Barren – Ground Grizzly Trapped in Churchill

barren ground grizzly in Churchill

Barren – ground grizzly under sedation at the Churchill Polar Bear Holding Facility. Manitoba Conservation photo.


Barren - ground grizzly in Churchill, Manitoba.

Barren – ground grizzly in the Churchill Polar Bear Holding Facility. Manitoba Conservation photo.


airlift of Barren - ground grizzly in Churchill.

Helicopter lifts the Barren – ground grizzly to its northern release location. Manitoba Conservation photo.

In Churchill, when a bear breaks into a cabin or outbuilding, Polar Bear Alert is called. On July 18, 2018 the call was made and Conservation officers investigated. No bear was located that day however roughly a week later a bear was captured in a culvert trap set by the officers in the area.

July 26th Manitoba Conservation officers approached a trap and realized quickly they had a bear inside. Once they examined the trap more closely they were quite surprised. Instead of the usual polar bear captive, they had trapped a Barren – ground grizzly bear! After spending part of the day in the polar bear holding facility, the animal was airlifted and released near the Manitoba – Nunavut border to the north.

The male grizzly weighed 388 lbs and was equipped with a GPS ear tag and lip tattooed to track its movements.  The GPS will transmit over the next four months and researchers will be able to study its migration pattern. Barren – ground grizzlies are Protected under the Endangered Species and Ecosystems Act.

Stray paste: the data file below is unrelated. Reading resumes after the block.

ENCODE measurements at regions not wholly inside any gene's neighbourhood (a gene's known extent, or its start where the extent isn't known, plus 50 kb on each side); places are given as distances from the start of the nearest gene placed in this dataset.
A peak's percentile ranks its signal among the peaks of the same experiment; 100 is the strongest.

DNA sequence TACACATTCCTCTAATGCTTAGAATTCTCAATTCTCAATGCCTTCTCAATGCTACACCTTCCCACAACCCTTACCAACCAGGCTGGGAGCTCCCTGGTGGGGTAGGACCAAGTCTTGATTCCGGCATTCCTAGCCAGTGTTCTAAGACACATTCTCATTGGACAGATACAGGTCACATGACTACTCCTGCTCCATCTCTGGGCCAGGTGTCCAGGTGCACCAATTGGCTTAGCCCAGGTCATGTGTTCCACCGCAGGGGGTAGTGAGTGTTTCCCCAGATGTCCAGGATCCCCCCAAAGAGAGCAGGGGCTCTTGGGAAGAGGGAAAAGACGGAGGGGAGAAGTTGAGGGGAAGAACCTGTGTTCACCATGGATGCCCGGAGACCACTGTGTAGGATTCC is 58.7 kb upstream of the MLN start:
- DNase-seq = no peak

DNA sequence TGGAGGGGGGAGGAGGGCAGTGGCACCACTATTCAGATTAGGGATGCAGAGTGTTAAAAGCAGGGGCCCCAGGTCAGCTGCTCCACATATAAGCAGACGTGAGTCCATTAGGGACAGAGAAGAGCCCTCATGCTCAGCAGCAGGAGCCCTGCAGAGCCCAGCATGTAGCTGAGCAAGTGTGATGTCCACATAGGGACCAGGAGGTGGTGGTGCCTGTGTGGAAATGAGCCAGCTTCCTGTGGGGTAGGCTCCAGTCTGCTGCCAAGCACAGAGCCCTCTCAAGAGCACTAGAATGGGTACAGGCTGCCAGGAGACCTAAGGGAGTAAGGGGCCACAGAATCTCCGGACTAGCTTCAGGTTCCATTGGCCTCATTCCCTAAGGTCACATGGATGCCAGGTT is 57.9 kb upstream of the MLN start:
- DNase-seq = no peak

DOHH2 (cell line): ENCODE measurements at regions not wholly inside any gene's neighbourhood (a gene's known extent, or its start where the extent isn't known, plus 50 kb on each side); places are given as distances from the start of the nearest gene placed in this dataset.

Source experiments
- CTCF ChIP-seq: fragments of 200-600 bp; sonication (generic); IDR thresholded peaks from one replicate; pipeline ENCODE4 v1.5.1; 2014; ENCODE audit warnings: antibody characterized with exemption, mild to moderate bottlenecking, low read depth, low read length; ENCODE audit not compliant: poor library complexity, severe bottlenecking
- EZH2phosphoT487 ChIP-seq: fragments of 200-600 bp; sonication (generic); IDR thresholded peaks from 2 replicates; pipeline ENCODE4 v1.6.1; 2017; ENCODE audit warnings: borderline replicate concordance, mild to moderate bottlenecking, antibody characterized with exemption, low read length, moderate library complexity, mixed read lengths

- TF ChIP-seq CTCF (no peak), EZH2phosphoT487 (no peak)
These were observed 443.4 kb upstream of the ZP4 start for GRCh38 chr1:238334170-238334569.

Muskoxen are the New Polar Bears in Grise Fiord

Churchill has polar bear alert to protect residents and tourists from harm. Grise Fiord, Nunavut’s northernmost community with a population of 148, may soon have muskoxen alert for the same reason! Two muskoxen have been seen along the coast and another has been a hindrance near the airport runway.

Nunavut communities map

Grise Fiord’s population of 148 is the smallest community in Nunavut. located on the southeast coast of Ellesmere island it is also the most remote. Government of Nunavut image.


Grise Fiord mayor Meeka Kigutak says the muskoxen are likely on a natural migration path though are very territorial. There’s a chance they will move away from the town on their own but are fair game for residents if they come closer and linger. “The wildlife office has advised us that anyone in our community can catch the two muskox.”, Kigutak says.

Muskoxen in Grise Fiord.

Muskoxen on the coast at Grise Fiord. Joanne Dignard photo.

Kigutak says the community of Grise Fiord is already a little on edge following the apparent tracking of a local woman by a polar bear last winter. Over a decade ago a child teasing a muskoxen was injured when the animal charged him. Muskoxen have sharp tusks and become aggressive when cornered or threatened. No incidents have been reported since.

Muskox near Grise Fiord

Muskoxen blending with the rocky coast in Grise Fiord. Joanne Dignard photo.

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